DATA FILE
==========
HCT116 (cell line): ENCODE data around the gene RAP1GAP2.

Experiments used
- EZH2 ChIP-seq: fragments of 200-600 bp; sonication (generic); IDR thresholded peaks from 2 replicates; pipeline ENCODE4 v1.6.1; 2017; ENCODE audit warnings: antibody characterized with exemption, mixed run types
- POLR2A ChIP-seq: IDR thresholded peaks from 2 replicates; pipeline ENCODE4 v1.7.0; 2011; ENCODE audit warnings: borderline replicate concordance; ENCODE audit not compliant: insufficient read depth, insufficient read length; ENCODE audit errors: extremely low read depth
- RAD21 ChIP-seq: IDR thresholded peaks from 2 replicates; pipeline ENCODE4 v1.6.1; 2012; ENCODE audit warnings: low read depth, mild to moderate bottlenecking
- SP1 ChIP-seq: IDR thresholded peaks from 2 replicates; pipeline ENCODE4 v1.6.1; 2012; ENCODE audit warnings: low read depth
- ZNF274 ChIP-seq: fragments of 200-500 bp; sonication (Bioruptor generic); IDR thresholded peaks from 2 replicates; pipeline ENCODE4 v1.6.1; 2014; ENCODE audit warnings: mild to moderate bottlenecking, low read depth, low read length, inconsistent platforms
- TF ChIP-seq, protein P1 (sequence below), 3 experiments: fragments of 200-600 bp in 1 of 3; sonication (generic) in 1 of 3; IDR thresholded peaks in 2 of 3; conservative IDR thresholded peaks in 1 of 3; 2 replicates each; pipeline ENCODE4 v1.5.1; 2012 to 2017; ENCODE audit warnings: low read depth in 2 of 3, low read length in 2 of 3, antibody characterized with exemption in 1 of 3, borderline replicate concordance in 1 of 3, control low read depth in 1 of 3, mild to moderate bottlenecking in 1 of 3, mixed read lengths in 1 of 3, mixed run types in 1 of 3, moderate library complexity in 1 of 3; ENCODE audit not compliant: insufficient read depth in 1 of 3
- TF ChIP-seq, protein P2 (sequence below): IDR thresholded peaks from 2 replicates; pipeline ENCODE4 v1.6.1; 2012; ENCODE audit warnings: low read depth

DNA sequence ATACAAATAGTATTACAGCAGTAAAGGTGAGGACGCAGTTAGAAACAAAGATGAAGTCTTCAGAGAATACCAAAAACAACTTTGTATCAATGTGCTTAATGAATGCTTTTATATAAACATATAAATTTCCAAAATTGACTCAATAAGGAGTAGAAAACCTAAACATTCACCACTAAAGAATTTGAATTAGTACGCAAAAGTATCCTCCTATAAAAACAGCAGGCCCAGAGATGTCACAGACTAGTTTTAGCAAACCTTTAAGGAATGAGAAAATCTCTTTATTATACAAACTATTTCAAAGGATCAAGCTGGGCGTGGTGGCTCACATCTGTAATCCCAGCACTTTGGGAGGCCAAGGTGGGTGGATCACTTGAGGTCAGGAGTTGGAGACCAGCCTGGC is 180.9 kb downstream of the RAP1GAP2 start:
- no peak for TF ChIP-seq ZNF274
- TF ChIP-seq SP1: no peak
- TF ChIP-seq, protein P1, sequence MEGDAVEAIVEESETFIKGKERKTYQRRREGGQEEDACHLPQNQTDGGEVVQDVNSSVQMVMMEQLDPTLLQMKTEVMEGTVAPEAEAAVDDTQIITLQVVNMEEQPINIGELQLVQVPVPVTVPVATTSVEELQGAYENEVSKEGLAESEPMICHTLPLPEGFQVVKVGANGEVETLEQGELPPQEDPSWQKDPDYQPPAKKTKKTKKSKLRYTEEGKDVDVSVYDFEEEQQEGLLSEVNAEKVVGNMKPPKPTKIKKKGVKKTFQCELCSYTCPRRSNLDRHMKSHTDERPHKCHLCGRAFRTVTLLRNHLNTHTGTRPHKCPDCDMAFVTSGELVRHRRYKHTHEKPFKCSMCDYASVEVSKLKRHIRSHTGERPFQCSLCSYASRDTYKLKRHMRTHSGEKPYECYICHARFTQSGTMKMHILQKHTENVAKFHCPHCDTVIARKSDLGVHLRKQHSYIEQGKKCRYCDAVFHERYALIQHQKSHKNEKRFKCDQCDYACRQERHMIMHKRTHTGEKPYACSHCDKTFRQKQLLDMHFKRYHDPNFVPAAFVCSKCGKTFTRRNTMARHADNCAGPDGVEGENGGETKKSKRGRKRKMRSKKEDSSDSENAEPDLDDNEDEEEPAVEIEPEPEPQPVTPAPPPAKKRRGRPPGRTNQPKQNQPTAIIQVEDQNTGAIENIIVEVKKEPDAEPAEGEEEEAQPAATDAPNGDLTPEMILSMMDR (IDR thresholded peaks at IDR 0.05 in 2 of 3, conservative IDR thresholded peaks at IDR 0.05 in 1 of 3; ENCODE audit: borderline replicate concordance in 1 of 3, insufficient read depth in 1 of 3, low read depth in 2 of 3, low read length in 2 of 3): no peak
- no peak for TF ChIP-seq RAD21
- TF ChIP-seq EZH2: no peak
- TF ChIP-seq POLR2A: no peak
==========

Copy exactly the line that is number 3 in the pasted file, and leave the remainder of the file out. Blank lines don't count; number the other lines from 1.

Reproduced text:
- EZH2 ChIP-seq: fragments of 200-600 bp; sonication (generic); IDR thresholded peaks from 2 replicates; pipeline ENCODE4 v1.6.1; 2017; ENCODE audit warnings: antibody characterized with exemption, mixed run types